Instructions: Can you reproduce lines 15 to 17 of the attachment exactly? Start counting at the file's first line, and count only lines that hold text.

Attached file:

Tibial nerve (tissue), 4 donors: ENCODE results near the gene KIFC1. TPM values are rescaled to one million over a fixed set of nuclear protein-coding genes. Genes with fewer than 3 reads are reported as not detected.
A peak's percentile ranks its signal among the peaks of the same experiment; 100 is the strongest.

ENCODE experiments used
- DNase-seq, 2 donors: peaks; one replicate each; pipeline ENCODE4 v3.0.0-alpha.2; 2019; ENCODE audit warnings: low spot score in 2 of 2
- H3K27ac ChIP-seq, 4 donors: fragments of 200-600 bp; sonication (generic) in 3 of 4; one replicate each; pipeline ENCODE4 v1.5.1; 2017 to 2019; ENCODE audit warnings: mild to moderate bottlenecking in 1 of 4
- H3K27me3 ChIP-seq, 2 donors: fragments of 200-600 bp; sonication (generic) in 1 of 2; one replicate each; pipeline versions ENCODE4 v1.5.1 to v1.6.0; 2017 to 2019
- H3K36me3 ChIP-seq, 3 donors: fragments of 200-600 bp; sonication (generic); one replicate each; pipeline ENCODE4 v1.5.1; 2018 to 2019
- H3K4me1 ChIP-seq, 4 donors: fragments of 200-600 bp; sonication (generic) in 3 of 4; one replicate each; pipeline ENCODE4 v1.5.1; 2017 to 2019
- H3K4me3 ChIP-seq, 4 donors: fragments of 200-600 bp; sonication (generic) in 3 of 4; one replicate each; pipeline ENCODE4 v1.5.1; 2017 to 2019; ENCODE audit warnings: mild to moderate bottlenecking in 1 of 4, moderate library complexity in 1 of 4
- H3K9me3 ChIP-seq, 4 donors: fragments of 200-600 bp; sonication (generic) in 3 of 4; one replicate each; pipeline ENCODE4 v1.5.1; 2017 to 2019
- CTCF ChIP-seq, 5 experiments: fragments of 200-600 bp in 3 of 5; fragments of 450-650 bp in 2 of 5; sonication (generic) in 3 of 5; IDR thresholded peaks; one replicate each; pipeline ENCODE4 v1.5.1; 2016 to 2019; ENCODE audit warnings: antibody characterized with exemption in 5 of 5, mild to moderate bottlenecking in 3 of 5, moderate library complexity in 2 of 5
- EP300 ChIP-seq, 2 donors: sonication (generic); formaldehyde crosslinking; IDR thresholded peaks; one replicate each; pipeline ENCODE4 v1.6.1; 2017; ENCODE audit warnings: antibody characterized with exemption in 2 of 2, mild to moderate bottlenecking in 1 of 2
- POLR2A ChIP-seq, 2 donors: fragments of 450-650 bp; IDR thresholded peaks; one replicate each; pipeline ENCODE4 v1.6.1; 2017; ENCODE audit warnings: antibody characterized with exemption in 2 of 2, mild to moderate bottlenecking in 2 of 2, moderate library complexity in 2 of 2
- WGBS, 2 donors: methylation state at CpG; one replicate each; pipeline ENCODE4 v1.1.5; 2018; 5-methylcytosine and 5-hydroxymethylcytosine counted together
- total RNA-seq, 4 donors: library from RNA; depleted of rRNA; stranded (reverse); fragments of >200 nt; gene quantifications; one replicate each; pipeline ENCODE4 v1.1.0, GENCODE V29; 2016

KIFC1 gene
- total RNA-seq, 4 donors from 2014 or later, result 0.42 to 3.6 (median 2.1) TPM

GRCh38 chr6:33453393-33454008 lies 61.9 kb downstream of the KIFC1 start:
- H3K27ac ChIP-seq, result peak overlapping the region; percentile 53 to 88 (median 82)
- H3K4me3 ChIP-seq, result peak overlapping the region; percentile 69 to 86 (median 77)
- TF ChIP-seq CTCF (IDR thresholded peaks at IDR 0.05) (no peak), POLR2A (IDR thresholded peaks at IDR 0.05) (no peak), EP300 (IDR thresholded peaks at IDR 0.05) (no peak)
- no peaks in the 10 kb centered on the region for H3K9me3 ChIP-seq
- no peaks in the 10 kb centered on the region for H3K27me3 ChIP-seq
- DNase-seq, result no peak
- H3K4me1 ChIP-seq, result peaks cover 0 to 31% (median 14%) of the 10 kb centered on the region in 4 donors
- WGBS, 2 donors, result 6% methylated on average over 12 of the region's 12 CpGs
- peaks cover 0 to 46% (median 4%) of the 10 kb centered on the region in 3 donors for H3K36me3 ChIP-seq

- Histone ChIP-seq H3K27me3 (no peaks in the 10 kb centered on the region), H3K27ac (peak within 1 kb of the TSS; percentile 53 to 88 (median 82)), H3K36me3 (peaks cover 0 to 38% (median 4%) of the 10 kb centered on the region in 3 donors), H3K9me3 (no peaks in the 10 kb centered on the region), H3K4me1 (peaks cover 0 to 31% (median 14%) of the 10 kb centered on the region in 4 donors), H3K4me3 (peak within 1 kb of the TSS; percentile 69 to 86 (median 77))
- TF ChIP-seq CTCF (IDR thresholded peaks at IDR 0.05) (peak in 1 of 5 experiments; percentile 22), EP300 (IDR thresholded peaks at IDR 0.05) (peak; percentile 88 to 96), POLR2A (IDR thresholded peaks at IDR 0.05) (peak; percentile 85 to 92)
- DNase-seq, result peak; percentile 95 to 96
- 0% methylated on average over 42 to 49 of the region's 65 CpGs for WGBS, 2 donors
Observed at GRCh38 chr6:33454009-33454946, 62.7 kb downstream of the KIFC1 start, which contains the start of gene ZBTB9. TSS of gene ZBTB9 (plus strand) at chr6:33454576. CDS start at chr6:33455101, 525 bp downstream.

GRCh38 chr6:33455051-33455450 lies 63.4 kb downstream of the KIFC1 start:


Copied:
- total RNA-seq, 4 donors: library from RNA; depleted of rRNA; stranded (reverse); fragments of >200 nt; gene quantifications; one replicate each; pipeline ENCODE4 v1.1.0, GENCODE V29; 2016

KIFC1 gene
- total RNA-seq, 4 donors from 2014 or later, result 0.42 to 3.6 (median 2.1) TPM